What is fundamental analysis?
Fundamental analysis is the study of global economic news and indicators affect financial markets. It covers everything from a company's profits for the year to interest rates. It can range from social change such as a growing middle class in China to essential monetary policy.
The most important thing to remember with fundamental analysis that it all the factors dealt with - interest rates for Forex, consumer demand for commodities and profits for stocks – are almost always already factored into the price when you trade.
For commodity trading, examples of economic indicators used in fundamental analysis can range from new car production figures (demand) to platinum output in South Africa (supply).
Because the range of commodities and their uses is so large, the list of examples is endless. However, there are a few important commodity price indicators depending on the material.
With oil, there are two crucial indicators used in fundamental analysis – OPEC production and the state of the overall world economy.
First, let's deal with OPEC, which sets agrees how much oil is to be produced by some of the world's leading oil exporters. If oil prices are low, for example, OPEC may decide to limit exports in order to bump up the price.
With the second indicator – the overall world economy – it's simply a matter of GDP growth in countries tends to correlate with rising oil prices. However, as with all fundamental analysis, it's a case of what people (traders and investors) believe will happen to the world economy. As we've said before, the price of oil that you see will already have factored in the current state of the world economy.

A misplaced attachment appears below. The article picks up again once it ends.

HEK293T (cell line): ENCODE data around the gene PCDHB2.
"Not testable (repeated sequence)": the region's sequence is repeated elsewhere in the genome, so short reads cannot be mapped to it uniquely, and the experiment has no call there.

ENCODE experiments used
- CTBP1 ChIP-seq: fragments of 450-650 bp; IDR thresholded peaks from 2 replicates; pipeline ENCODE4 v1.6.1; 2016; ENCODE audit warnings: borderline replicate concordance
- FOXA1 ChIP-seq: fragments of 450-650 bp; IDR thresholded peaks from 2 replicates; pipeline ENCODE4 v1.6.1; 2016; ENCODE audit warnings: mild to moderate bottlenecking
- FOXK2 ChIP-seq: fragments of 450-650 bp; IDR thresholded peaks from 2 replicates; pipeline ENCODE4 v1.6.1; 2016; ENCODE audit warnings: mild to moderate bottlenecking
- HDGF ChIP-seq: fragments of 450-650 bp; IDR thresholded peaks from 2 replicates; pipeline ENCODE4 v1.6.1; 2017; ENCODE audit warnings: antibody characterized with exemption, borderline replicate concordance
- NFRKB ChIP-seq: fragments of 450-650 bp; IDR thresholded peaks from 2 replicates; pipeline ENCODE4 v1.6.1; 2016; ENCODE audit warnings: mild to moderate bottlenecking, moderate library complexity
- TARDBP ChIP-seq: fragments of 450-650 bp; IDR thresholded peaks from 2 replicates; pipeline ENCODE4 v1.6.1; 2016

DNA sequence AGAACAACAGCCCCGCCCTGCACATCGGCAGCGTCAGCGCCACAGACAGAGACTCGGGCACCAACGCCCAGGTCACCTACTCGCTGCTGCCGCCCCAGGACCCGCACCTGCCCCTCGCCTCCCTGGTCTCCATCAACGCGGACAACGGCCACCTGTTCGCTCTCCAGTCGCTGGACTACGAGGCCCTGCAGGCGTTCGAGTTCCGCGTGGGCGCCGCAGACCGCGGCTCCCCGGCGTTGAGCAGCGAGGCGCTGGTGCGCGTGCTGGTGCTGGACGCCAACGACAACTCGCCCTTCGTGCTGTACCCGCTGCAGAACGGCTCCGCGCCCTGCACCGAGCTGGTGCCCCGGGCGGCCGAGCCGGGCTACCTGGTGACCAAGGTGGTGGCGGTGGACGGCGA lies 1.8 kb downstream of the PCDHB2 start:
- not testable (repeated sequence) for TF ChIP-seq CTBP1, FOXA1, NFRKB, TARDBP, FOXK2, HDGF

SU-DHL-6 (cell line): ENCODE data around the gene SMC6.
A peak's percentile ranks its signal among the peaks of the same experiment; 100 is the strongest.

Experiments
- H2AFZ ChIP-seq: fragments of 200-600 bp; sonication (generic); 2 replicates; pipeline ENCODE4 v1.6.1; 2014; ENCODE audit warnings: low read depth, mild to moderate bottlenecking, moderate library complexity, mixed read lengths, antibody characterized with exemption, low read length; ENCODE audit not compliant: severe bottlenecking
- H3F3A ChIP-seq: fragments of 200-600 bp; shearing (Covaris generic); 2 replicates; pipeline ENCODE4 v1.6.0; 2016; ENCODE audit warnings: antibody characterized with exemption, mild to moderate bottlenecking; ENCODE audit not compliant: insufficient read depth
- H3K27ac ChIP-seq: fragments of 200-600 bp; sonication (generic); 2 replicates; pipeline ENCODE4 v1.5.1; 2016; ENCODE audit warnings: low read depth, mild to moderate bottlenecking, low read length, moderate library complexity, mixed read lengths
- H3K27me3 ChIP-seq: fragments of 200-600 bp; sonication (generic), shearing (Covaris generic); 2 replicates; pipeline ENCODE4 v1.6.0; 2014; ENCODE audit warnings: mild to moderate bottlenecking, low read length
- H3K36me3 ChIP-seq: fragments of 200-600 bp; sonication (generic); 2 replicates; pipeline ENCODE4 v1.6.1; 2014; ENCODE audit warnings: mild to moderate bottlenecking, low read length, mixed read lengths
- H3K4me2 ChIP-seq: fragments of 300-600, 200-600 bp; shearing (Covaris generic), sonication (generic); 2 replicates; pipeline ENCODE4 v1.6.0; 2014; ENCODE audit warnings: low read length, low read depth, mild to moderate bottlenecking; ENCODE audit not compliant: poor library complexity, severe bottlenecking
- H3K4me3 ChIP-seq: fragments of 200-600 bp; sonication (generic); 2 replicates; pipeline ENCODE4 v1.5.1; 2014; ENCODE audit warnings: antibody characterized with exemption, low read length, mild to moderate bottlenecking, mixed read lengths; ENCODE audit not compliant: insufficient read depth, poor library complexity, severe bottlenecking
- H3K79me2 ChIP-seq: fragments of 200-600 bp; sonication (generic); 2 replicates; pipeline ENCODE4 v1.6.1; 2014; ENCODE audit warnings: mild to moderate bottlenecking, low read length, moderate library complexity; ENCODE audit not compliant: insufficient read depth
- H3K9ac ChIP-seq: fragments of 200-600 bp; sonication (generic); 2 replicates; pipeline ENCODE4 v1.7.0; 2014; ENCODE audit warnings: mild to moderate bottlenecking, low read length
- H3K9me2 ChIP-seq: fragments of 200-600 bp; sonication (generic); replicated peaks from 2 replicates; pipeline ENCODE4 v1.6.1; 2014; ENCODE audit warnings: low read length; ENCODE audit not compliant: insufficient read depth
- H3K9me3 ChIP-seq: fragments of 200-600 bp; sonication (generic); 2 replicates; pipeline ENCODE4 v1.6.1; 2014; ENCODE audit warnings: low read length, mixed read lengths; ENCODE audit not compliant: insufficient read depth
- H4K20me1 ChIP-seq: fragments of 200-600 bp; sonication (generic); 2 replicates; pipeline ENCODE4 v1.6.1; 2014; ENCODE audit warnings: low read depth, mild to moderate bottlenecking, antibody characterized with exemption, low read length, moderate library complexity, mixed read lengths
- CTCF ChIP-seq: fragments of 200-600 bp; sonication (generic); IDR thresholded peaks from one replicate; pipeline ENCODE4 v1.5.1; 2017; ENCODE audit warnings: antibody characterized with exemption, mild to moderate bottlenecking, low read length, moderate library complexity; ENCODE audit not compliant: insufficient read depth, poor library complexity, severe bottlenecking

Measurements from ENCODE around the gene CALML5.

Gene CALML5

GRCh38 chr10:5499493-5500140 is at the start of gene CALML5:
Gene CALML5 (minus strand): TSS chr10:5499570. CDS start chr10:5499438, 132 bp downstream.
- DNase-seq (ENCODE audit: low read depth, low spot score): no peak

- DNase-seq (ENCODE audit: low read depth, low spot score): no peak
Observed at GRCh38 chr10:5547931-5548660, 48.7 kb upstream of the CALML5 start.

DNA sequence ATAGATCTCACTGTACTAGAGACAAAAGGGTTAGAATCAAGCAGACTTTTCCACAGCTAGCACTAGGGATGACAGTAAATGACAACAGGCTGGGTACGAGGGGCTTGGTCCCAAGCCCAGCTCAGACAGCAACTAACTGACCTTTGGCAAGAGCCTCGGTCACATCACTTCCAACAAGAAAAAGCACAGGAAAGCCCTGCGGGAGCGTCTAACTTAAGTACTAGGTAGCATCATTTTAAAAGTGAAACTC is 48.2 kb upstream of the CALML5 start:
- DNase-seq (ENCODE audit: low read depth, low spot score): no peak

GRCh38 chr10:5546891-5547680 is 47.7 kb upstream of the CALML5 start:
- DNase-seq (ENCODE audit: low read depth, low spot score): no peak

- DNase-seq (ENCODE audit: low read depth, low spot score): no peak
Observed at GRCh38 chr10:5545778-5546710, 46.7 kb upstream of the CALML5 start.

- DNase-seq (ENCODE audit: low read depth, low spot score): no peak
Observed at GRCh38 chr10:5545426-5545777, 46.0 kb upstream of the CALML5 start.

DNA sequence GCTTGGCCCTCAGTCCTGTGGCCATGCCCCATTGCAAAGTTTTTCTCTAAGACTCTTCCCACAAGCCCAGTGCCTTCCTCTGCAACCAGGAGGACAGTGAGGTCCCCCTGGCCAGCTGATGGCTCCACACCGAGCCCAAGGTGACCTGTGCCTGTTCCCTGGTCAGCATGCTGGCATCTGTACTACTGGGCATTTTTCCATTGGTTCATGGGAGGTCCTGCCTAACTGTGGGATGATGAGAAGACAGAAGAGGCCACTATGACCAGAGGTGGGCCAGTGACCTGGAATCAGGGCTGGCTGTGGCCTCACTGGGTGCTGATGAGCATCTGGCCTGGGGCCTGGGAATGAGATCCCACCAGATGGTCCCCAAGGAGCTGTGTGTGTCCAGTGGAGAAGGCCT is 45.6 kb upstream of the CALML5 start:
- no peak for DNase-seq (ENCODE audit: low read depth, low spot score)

A Chatham House report into oil prices puts it simply: "Oil prices increasingly respond to expectations, and particularly to expectations about economic growth, rather than to short term fundamentals." The think tank points out that short term supply and demand are "extremely inelastic" and that price changes cause "little or no volume response". However the same report does argue that oil prices are "increasingly correlated" with GDP growth.
Gold prices tend to rise in slumps and periods of economic instability, and fall when the good times are rolling. When people are afraid to invest in equities like stocks and shares, they will put their money in the 'safe haven' that is gold. But remember, this correlates only with the macroeconomic trends of the day. As with all these things, it's always a matter of perception.
The same Chatham House report on oil covered gold prices and other economic indicators. Essentially, there was little to link gold prices with anything – the only conclusion is that gold prices have been rising significantly.
Platinum Group Metals
Platinum group metals, of which platinum, palladium, ruthenium, rhodium and iridium are the main ones used in industry, are an interesting case. Production is limited to southern Africa, with South Africa accounting for 80% of production and Zimbabwe around ten per cent. The rest is in Russia and Canada.
In 2012, there were direct correlations between the price of platinum, the main metal in the group, and supply problems in South Africa caused by labour unrest. In terms of fundamental analysis, you could also look at demand – platinum and palladium are both used extensively in the jewellery and the automotive industries. But the demand side appears less important than the supply side.
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